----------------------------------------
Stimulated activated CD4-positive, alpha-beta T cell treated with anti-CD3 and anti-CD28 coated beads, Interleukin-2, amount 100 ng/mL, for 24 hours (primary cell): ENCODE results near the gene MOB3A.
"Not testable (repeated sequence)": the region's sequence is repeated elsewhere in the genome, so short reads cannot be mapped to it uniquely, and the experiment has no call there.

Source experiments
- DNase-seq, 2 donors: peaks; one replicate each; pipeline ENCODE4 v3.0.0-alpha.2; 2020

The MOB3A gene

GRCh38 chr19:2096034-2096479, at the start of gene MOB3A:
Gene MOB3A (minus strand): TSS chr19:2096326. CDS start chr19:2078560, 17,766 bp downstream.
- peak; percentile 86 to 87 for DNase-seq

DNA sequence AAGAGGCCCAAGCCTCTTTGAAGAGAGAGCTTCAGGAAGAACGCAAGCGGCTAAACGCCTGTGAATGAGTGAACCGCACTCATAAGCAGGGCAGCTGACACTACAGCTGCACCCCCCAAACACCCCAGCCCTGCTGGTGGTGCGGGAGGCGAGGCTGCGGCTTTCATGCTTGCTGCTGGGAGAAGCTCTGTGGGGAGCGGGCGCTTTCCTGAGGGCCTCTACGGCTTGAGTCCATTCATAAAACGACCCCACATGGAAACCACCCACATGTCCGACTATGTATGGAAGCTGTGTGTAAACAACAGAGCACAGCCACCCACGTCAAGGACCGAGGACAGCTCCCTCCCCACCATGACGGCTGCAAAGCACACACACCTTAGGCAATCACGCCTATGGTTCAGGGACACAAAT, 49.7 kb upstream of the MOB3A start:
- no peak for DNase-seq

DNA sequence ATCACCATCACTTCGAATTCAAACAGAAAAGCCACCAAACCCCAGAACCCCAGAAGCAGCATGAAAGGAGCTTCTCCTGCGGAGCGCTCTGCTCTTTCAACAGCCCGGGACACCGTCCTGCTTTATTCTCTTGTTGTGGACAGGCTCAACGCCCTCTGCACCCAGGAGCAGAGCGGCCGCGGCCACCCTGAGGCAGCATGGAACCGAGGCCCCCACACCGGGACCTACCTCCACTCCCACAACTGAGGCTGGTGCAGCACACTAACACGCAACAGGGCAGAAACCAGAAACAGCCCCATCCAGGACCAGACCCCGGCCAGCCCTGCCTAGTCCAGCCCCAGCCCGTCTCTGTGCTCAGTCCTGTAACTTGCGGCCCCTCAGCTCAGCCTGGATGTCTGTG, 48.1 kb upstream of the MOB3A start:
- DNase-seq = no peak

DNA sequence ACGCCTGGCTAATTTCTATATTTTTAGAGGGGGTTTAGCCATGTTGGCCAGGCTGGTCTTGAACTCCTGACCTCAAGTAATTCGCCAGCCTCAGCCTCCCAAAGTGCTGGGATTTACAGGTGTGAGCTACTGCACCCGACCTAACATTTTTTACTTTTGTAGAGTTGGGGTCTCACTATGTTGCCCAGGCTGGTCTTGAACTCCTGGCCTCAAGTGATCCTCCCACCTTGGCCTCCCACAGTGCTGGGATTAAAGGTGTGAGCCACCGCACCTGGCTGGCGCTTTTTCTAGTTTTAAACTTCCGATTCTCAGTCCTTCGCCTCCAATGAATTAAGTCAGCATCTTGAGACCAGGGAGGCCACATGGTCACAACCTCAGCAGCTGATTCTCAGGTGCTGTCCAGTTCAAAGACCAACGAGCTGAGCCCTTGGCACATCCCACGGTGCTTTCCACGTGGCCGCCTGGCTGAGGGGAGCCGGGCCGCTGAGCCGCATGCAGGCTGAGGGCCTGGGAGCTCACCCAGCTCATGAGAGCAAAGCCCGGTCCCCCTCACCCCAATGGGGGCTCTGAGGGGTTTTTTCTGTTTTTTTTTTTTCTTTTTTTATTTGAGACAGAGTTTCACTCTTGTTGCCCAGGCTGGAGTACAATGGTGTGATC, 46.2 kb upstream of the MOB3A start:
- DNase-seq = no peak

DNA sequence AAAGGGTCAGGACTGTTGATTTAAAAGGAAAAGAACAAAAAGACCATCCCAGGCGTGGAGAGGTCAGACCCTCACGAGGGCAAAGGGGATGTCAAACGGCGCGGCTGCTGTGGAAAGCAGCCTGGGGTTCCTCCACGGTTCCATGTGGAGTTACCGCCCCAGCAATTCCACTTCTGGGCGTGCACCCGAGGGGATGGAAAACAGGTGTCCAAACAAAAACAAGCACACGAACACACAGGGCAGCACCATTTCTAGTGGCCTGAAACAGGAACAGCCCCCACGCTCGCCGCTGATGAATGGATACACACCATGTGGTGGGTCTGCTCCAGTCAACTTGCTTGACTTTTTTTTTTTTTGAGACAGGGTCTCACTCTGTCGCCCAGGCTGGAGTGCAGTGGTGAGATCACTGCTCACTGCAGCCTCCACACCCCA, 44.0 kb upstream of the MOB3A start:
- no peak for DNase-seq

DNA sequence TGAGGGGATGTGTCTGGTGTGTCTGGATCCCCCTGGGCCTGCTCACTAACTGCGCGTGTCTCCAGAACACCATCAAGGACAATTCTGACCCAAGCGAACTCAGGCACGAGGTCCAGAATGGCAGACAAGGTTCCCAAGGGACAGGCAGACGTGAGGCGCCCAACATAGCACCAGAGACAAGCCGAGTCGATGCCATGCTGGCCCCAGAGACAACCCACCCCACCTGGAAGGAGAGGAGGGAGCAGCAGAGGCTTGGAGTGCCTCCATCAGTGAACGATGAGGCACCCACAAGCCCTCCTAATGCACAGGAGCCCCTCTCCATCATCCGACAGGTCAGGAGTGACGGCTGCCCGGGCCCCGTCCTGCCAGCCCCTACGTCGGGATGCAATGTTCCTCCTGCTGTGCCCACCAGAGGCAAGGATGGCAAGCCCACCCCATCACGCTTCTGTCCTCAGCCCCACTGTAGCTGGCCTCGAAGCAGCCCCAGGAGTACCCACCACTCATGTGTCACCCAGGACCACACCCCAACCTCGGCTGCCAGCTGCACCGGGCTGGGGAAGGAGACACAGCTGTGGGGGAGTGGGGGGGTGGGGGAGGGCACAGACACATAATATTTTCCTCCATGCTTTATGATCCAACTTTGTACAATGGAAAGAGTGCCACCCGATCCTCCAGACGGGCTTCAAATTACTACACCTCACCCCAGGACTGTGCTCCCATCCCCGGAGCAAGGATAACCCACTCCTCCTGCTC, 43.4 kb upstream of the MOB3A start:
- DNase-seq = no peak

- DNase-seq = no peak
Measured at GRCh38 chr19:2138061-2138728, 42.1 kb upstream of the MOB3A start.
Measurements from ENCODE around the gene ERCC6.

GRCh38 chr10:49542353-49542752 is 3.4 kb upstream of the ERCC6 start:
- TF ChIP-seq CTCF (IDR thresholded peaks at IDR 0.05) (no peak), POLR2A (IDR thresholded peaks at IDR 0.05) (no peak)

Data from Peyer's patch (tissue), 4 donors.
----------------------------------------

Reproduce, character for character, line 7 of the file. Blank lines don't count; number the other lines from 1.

Gene MOB3A (minus strand): TSS chr19:2096326. CDS start chr19:2078560, 17,766 bp downstream.